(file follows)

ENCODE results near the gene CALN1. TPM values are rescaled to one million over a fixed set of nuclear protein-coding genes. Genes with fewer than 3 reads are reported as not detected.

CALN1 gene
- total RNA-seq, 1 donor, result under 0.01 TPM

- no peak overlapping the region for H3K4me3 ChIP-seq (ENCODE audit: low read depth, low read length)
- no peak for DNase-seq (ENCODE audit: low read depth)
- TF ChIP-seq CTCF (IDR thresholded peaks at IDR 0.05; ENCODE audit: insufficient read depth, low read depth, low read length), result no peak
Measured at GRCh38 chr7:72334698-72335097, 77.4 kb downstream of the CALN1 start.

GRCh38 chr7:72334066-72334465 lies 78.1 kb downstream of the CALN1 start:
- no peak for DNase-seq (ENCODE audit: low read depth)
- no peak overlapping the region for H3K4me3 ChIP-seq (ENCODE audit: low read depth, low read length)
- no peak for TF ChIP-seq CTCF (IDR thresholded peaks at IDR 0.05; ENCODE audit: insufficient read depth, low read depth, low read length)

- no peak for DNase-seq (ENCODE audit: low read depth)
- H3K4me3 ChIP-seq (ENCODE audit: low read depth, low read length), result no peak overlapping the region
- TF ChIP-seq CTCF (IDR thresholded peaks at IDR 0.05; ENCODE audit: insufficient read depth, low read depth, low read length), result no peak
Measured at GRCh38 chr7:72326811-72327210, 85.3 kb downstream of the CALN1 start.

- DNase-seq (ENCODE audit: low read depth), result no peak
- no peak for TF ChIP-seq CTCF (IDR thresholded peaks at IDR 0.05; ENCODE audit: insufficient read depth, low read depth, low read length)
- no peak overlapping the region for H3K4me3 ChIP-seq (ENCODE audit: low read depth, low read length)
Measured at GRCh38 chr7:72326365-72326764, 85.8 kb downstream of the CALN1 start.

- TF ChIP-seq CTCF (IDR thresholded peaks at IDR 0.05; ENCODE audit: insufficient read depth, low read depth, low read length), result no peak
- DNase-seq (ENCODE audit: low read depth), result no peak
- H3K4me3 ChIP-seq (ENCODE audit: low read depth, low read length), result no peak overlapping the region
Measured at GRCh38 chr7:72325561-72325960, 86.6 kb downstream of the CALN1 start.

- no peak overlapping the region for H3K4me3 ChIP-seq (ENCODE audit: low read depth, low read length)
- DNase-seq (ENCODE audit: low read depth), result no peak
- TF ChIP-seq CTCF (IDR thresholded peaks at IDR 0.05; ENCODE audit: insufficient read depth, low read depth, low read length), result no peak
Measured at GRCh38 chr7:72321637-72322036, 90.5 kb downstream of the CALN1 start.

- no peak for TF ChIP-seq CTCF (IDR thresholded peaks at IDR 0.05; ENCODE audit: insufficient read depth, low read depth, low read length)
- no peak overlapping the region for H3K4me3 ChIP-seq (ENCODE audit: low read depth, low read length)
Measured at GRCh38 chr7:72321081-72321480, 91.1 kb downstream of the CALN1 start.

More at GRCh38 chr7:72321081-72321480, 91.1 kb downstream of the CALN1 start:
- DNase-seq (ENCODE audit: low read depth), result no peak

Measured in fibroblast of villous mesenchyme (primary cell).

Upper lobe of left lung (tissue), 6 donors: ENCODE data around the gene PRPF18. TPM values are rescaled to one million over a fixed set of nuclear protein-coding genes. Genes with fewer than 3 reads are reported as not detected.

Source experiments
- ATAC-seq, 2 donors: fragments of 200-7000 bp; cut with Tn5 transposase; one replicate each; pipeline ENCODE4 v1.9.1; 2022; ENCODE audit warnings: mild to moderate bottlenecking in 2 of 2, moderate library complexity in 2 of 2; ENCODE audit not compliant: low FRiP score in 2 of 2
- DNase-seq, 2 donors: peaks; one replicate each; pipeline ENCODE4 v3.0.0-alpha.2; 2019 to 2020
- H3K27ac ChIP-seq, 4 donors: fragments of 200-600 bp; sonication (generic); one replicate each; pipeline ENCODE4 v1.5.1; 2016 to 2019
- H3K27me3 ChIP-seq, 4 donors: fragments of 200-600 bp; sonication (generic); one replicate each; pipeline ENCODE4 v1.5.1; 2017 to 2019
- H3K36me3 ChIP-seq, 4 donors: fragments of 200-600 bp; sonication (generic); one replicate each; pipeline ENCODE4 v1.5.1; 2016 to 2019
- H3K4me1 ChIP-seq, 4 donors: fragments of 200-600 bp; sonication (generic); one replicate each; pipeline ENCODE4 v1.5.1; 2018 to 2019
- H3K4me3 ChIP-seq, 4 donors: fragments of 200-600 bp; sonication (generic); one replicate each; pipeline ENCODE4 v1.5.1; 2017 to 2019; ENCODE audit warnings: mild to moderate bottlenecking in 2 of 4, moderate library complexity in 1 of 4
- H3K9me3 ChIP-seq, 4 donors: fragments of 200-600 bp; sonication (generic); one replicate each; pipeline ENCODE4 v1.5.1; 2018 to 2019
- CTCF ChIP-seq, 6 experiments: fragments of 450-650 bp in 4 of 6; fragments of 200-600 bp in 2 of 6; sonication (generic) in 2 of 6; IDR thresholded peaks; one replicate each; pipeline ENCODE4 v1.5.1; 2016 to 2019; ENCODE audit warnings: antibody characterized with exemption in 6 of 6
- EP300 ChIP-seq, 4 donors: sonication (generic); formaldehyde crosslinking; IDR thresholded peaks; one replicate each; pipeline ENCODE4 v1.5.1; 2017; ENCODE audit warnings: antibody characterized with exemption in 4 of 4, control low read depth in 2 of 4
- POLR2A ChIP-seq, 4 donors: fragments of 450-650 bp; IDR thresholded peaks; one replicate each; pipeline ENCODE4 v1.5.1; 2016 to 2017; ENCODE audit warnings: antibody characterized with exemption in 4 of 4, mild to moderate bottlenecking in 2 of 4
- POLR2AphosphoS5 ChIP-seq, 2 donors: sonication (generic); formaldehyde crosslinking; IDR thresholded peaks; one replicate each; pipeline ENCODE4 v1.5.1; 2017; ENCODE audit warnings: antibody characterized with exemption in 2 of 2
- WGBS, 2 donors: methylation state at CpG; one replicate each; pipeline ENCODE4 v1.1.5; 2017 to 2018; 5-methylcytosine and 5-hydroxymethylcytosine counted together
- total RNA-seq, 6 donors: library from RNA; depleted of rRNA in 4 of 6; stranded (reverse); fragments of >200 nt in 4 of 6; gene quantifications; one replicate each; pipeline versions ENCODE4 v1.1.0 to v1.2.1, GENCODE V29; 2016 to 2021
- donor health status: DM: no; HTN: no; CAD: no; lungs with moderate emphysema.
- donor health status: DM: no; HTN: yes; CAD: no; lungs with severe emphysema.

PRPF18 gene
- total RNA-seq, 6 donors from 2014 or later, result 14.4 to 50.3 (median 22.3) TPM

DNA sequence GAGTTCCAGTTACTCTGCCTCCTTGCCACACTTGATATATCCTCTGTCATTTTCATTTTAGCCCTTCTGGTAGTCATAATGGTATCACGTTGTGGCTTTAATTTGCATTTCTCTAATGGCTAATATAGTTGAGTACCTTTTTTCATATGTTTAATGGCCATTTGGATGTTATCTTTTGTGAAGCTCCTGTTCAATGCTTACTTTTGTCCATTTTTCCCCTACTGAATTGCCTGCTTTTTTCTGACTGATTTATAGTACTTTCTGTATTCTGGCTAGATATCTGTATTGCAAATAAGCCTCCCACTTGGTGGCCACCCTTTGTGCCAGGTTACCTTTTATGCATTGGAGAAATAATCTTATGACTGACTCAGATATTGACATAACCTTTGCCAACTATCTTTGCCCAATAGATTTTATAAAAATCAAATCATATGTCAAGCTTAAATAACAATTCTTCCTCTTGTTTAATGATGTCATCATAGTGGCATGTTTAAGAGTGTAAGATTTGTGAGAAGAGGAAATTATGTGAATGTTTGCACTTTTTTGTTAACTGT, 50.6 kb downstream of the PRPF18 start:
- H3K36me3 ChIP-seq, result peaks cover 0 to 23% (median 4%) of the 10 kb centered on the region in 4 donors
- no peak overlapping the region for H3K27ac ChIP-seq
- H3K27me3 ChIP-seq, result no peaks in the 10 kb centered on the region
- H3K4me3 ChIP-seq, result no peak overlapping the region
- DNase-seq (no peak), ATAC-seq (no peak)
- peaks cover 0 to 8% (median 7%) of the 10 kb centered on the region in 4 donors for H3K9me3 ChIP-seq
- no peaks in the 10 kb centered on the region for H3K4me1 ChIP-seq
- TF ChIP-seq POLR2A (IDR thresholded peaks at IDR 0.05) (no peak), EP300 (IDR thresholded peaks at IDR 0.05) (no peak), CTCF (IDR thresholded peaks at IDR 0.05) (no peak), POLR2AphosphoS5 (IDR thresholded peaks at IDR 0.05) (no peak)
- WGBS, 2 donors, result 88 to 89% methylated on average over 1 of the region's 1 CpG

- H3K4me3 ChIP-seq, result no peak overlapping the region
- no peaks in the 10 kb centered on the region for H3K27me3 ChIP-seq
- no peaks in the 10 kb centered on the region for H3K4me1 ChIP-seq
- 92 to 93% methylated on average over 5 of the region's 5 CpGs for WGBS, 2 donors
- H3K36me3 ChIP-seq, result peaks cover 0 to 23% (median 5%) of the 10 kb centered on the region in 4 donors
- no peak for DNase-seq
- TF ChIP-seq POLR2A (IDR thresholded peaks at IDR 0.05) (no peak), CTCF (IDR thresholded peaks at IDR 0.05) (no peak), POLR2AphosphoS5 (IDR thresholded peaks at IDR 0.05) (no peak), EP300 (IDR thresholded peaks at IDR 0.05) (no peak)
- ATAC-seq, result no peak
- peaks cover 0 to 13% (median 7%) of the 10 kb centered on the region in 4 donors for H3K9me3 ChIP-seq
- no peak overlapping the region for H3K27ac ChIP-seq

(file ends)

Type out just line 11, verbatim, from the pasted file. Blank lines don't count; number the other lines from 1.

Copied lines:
- no peak for TF ChIP-seq CTCF (IDR thresholded peaks at IDR 0.05; ENCODE audit: insufficient read depth, low read depth, low read length)